Winnebago ERA 70X Sprinter
April 18, 2012
Filed under Motorhome Reviews
The appeal of a Class B motorhome has always been that, unlike larger motorhomes, it can serve as the family runabout in between family vacations. Just imagine being able to take the kids to a soccer game, for example, and have both a full kitchen for snacks and a clean bathroom for them to use whenever they want. A Class B is also a lot less intimidating to drive, handling very much like what it is, a big van. The steering is light and the motorhome corners very easily without excessive lean or sway. The turning circle on the Sprinter chassis is also surprisingly tight, so U-turns on larger surface streets shouldn’t pose a problem.
Whether or not the ERA can serve your needs depends on who you are and where you live. The ERA is big as Class B’s go, measuring 24 feet long. From our testing around the suburbs of Los Angeles, that’s about a parking space and a half — so you’ll have to drive past those smallish spaces at the mini mall and find alternate parking. It’s also tall, so parking structures are going to be out of the question in most instances. Just be careful parking at the curb, though, because tall curbs can scrape the integral running boards if you get too close.
As a motorhome, the ERA is about compromise. After all, you can’t have everything in a van conversion with no slideouts. The galley is miniscule, but is well equipped with a genuine Corian solid-surface countertop, a two-burner range with glass cover, refrigerator, sink and microwave oven. There is an abundance of well-made cabinetry within reach, and 6 feet 3 inches of headroom, so no ducking is required for all but the tallest users.
Frankly, it is amazing that a motorhome this small has a bathroom and shower at all, but it does. Located amidships, the wet bath even includes a small stainless steel sink, and a handy three-compartment soap dispenser so you don’t have to worry about stepping on soap or small shampoo bottles. The area is tall enough for most, but it is narrow so NFL linebackers need not apply. Our only complaint here is that there is no handle on the inside of the door, so we had to use the towel rack to pull it shut.
The three-place bench seat at the rear of the motorhome converts to a bed with the touch of a button, which is convenient, but it requires the tabletop to act as an extension so you can lay lengthwise. Not a big deal, except that the tabletop stows under the seat and is secured by two straps. So to retrieve it, you either have to lay on your stomach inside the motorhome, or go outside and open the back doors. Once in place, the bed is surprisingly comfy, but being upholstered in Ultraleather means it’s also cold to sleep on. Bring flannel sheets.
Bear in mind that this motorhome started its life as a van, so there’s no insulation to speak of. That means the 16,000-Btu furnace clicked on almost constantly once the exterior temperature dropped to about 45 degrees Fahrenheit. As soon as it turned off, we could feel the cold creeping in again. The furnace is also right next to the bed and it’s noisy, so we found it difficult to get a good night’s sleep.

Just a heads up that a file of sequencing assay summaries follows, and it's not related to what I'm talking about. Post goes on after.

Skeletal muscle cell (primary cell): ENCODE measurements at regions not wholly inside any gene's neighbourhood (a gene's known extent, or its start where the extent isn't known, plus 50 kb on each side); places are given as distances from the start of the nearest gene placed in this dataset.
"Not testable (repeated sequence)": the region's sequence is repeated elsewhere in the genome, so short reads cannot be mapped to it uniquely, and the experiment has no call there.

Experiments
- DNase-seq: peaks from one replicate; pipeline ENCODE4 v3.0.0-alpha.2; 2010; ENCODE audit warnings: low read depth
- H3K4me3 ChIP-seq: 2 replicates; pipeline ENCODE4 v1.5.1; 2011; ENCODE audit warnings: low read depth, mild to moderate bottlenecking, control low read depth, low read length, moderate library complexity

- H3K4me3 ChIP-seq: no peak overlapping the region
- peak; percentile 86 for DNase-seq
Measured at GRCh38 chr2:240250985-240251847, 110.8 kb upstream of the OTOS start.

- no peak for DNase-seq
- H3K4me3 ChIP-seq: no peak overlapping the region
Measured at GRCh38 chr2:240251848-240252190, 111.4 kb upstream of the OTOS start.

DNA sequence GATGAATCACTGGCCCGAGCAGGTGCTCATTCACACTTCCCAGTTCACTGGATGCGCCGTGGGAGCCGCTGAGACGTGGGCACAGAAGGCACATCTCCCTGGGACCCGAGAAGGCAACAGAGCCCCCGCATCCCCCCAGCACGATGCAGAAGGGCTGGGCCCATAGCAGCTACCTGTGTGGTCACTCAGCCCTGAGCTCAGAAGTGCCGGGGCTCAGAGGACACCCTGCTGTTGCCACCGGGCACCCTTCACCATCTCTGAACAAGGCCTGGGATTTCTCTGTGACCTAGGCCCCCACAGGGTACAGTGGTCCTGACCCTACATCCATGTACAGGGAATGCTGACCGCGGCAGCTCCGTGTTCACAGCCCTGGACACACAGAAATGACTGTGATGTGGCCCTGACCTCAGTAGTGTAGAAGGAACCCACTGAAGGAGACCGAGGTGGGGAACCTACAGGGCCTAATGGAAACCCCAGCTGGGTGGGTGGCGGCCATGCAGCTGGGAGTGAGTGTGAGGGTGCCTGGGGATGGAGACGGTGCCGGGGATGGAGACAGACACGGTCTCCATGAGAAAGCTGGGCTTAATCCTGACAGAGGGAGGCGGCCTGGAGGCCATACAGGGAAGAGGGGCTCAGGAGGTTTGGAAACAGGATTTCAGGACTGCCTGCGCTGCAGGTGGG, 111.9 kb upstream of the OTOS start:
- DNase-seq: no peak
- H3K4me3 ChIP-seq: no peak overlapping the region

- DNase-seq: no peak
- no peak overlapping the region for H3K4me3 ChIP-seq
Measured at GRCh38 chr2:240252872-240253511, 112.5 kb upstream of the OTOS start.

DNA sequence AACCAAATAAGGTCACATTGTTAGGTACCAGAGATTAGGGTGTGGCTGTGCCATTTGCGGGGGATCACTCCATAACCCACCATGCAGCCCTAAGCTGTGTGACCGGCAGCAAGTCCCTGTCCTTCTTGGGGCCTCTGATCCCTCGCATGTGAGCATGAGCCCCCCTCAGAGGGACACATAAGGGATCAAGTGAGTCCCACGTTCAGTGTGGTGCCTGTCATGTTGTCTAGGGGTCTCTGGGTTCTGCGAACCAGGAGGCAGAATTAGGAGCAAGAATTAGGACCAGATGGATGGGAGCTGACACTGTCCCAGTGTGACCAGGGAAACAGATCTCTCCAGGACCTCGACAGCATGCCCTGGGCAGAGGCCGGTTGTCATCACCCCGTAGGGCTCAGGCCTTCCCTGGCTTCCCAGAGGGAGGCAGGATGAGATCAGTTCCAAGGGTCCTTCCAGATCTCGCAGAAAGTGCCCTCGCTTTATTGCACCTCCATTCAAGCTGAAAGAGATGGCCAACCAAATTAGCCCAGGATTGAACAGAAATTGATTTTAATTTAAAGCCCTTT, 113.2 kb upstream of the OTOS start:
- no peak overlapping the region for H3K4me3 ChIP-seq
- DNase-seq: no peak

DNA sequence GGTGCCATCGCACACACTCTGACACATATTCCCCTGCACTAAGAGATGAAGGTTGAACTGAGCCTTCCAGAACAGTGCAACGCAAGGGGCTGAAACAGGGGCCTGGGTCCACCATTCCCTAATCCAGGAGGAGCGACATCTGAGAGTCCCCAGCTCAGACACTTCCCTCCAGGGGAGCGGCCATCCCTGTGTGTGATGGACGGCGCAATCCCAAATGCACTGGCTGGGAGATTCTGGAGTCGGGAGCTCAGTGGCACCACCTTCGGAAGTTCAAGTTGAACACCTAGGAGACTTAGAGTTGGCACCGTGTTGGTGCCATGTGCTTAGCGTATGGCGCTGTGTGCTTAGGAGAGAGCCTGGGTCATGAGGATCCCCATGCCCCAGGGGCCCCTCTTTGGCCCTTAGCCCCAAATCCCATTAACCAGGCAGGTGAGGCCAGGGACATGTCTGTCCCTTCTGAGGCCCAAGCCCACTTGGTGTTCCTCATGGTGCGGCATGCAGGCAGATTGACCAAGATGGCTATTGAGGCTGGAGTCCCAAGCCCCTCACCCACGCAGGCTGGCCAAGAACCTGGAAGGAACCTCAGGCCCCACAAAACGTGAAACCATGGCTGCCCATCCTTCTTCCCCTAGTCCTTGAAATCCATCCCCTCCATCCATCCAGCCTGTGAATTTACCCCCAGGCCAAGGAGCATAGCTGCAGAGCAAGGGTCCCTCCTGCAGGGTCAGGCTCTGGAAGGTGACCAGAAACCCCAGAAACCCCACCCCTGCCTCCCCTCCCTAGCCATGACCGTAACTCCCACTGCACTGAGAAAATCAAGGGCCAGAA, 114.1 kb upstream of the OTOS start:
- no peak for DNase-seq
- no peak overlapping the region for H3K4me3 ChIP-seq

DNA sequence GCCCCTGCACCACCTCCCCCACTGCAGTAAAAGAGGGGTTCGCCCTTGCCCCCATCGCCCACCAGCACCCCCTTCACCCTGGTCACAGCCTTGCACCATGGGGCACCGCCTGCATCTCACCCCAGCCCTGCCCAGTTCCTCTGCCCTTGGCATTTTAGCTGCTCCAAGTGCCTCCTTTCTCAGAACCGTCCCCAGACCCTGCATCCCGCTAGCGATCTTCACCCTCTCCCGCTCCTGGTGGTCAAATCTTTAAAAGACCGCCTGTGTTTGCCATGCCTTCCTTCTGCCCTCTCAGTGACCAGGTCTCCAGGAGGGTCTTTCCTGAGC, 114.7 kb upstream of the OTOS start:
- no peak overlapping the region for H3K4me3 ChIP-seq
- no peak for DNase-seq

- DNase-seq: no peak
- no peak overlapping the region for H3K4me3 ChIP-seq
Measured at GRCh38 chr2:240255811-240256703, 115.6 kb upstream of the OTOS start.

On the upside, the ERA comes very well equipped with features such as a 22-inch LED HDTV, AM/FM CD/DVD player, MCD American Solo blackout shades, powered roof vent, TrueLevel holding tank monitoring system, exterior service center and more. Our motorhome was also equipped with some options, including an Infotainment System with GPS ($1,190); Sirius satellite radio ($336); water purifier ($91); removable front storage cabinet ($336); A/C heat pump ($259); a 2,500-watt Cummins Onan MicroQuiet LP-gas generator ($2,835); patio awning ($1,085); stylized aluminum wheels ($2,135); and an exterior accessory package (polished stainless steel grille bar covers and rocker panel trim) for $1,645, which brought the as-tested price to $104,005. That’s a lot of green for a small motorhome, but if you’ve been looking for a family van that you can vacation in, the ERA is one of the best.
- Fuel Economy: 21.3 mpg
- 0-60 mph: 19 sec
- 40-60 mph: 11 sec
- Model: Mercedes-Benz Sprinter
- Engine: 3.0-L V-6 turbodiesel
- SAE HP: 188 hp @ 3,800 rpm
- Torque: 325 lb-ft @ 1,400-2,400 rpm
- Transmission: 5-speed automatic with manual tip-shift
- Axle Ratio: 4.18:1
- Tires: LT215/85R16
- Wheelbase: 170″
- Brakes: 4-wheel hydraulic disc with ABS
- Suspension, F/R: Independent with mono-leaf spring and stabilizer/leaf spring with stabilizer
- Fuel Cap: 26.4 gal
- Warranty: 3 yrs/36,000 miles
- Ext Length: 24′ 1″
- Ext Width: 6′ 4″
- Ext Height: 9′ 11″
- Int Width: 5′ 10″
- Int Height: 6′ 3″
- Construction: Steel framing, steel skin and roof
- Freshwater cap: 34 gal
- Black-water cap: 10 gal
- Gray-water cap: 21 gal
- Water-heater cap: 6 gal
- LP-Gas cap: 16 gal
- Air Conditioner: 13,500 Btu
- Furnace: 16,000 Btu
- Refrigerator: 5 cu-ft
- Converter/charger: 45 amp
- Battery: Group 31 deep cycle (AGM maintenance free)
- AC Generator: 2.5 kW LP-gas
- MSRP: $94,093
- MSRP as tested: $104,005
- Warranty: 12 months/15,000 miles
- (Water & heater, Fuel, LP-gas tanks full; no supplies or passengers)
- Front axle: 3,600 lbs
- Rear axle: 5,120 lbs
- Total: 8,720 lbs
- gawr, F/R: 4,410/7,720 lbs
- gvwr/gcwr: 11,030/15,250 lbs
- rocc: 2,310 lbs
- (Deduct weight of passengers for net cargo capacity)
- gawr: Gross Axle Weight Rating
- gvwr: Gross Vehicle Weight Rating
- gcwr: Gross Combination Weight Rating
- rocc: Realistic Occupant and Cargo Carrying Capacity (full water, no passengers)